Even the simplest of web pages must contain at least one block of text. Usually, these fields are semantically delimited by the <h> and <p> tags.
In a browser, the above code looks like this:
Do you want to try it out? You can do so in the playground.
The visual difference between headings and paragraphs is:
Each of these elements occupy a whole line, and the spacing above and below them is constant, even when nested. This behavior is specific for block elements, which both headings and paragraphs display as. Here, you can see the whole line and spacing of nested paragraphs:
This HTML will look like this in the browser:
Try it out in the playground!
Hyperlinks, or links as they are commonly called, represent the way to click either text or images to tell the browser to move to another web page. Links can also open certain files, open user’s email program, or even jump to different locations of a web page.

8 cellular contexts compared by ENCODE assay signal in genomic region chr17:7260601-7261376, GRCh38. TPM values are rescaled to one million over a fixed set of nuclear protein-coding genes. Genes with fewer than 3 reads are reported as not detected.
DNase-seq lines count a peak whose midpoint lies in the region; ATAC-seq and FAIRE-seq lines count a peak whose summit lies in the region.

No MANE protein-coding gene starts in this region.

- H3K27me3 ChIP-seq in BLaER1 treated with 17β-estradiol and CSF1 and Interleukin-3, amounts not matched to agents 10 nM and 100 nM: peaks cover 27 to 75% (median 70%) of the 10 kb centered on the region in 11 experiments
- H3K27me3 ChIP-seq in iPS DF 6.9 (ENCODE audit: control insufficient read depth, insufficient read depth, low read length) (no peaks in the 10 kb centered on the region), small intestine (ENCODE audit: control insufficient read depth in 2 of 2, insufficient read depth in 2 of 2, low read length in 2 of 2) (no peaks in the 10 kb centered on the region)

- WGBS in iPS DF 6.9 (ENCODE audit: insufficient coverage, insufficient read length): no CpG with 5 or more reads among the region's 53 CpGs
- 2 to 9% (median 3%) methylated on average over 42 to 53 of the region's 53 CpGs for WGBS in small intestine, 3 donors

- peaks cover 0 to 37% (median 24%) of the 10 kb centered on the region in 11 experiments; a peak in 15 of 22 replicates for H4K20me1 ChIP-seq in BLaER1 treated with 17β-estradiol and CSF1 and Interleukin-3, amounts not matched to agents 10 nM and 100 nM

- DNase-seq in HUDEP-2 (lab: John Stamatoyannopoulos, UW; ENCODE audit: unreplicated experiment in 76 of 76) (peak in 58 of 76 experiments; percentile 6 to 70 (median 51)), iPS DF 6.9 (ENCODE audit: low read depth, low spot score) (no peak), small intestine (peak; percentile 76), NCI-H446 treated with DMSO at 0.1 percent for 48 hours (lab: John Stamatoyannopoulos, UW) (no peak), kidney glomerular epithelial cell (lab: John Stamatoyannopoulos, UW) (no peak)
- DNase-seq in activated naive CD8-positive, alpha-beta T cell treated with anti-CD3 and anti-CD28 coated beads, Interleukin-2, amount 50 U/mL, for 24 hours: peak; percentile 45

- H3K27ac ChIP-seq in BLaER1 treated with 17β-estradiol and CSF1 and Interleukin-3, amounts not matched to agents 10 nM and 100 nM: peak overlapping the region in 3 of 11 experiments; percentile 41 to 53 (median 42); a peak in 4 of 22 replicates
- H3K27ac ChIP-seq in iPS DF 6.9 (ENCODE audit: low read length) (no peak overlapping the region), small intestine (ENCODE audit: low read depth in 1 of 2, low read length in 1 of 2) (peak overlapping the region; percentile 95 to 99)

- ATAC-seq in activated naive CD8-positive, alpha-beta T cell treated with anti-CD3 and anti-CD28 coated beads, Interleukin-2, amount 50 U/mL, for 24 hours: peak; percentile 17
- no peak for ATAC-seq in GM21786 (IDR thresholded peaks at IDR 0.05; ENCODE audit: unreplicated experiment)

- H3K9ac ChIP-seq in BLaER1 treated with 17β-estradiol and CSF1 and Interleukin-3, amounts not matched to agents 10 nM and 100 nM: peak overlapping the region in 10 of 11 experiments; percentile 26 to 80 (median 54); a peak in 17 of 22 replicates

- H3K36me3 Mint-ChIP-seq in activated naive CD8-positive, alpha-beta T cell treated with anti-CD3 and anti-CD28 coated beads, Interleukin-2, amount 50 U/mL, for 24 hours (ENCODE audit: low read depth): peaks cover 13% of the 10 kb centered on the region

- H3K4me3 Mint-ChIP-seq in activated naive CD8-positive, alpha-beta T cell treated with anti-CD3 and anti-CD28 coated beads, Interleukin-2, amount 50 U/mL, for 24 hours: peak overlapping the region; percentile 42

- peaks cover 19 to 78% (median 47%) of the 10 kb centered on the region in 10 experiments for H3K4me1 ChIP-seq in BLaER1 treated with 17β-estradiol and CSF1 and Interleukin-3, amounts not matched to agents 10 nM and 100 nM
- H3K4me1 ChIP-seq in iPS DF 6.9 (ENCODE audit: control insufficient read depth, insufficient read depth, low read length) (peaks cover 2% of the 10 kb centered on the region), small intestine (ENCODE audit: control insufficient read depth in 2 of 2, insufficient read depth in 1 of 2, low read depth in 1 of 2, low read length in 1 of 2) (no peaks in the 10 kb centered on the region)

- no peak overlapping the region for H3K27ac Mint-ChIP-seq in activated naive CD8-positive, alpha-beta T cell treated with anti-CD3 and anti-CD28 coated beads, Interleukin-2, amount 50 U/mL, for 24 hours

Links are defined by the <a> tag. Every link must have the href attribute, which takes a path of where to go navigate the web page to. In this example, the “contact.html” would be in the same folder as the existing webpage:
When links navigate to web pages on other web servers, it is required to use the “http://” protocol, then the domain name, any folder structure, and then the file. In this example, the web page is on another web server, then looking on the enki.com domain, then within the samples folder, and then linking to the page.html web page.
And here is how it would look in the browser:
You can try it out yourself in the playground.
When links are used with text, such as headings and paragraphs, the text links use most of the style properties of that text (like the font family, font size, font weight) with a few changes: